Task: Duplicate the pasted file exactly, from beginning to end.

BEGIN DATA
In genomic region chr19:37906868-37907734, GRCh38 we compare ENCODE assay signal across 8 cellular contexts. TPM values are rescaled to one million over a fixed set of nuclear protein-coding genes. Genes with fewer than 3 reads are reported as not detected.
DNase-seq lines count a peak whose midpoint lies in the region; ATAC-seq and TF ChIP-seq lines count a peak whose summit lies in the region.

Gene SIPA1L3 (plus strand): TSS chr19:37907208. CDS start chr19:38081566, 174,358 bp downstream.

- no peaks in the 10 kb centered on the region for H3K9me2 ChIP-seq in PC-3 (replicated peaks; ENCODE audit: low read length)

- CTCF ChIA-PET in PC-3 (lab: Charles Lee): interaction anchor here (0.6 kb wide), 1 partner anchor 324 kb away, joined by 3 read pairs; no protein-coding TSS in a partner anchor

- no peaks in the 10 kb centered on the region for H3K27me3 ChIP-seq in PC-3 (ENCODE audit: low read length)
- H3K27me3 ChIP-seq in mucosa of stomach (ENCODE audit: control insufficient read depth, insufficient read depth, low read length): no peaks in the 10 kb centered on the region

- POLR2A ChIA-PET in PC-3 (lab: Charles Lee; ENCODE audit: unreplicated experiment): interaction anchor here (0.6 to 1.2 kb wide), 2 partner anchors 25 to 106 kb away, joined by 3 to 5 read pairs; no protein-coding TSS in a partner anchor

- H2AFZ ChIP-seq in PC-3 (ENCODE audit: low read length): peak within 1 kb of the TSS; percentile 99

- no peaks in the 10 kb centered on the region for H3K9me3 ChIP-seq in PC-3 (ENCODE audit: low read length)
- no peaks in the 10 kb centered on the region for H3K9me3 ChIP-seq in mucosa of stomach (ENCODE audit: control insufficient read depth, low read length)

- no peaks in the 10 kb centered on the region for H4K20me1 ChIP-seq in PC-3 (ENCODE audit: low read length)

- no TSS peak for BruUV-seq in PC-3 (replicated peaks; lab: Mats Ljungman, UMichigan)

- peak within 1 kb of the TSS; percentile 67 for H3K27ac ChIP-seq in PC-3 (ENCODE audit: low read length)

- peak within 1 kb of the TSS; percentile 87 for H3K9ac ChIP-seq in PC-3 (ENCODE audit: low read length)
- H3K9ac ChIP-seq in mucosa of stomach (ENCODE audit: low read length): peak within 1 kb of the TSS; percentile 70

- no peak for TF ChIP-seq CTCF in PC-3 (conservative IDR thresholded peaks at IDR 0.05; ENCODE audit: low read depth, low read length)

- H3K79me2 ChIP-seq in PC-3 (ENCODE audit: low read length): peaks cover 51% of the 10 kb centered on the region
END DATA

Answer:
In genomic region chr19:37906868-37907734, GRCh38 we compare ENCODE assay signal across 8 cellular contexts. TPM values are rescaled to one million over a fixed set of nuclear protein-coding genes. Genes with fewer than 3 reads are reported as not detected.
DNase-seq lines count a peak whose midpoint lies in the region; ATAC-seq and TF ChIP-seq lines count a peak whose summit lies in the region.

Gene SIPA1L3 (plus strand): TSS chr19:37907208. CDS start chr19:38081566, 174,358 bp downstream.

- no peaks in the 10 kb centered on the region for H3K9me2 ChIP-seq in PC-3 (replicated peaks; ENCODE audit: low read length)

- CTCF ChIA-PET in PC-3 (lab: Charles Lee): interaction anchor here (0.6 kb wide), 1 partner anchor 324 kb away, joined by 3 read pairs; no protein-coding TSS in a partner anchor

- no peaks in the 10 kb centered on the region for H3K27me3 ChIP-seq in PC-3 (ENCODE audit: low read length)
- H3K27me3 ChIP-seq in mucosa of stomach (ENCODE audit: control insufficient read depth, insufficient read depth, low read length): no peaks in the 10 kb centered on the region

- POLR2A ChIA-PET in PC-3 (lab: Charles Lee; ENCODE audit: unreplicated experiment): interaction anchor here (0.6 to 1.2 kb wide), 2 partner anchors 25 to 106 kb away, joined by 3 to 5 read pairs; no protein-coding TSS in a partner anchor

- H2AFZ ChIP-seq in PC-3 (ENCODE audit: low read length): peak within 1 kb of the TSS; percentile 99

- no peaks in the 10 kb centered on the region for H3K9me3 ChIP-seq in PC-3 (ENCODE audit: low read length)
- no peaks in the 10 kb centered on the region for H3K9me3 ChIP-seq in mucosa of stomach (ENCODE audit: control insufficient read depth, low read length)

- no peaks in the 10 kb centered on the region for H4K20me1 ChIP-seq in PC-3 (ENCODE audit: low read length)

- no TSS peak for BruUV-seq in PC-3 (replicated peaks; lab: Mats Ljungman, UMichigan)

- peak within 1 kb of the TSS; percentile 67 for H3K27ac ChIP-seq in PC-3 (ENCODE audit: low read length)

- peak within 1 kb of the TSS; percentile 87 for H3K9ac ChIP-seq in PC-3 (ENCODE audit: low read length)
- H3K9ac ChIP-seq in mucosa of stomach (ENCODE audit: low read length): peak within 1 kb of the TSS; percentile 70

- no peak for TF ChIP-seq CTCF in PC-3 (conservative IDR thresholded peaks at IDR 0.05; ENCODE audit: low read depth, low read length)

- H3K79me2 ChIP-seq in PC-3 (ENCODE audit: low read length): peaks cover 51% of the 10 kb centered on the region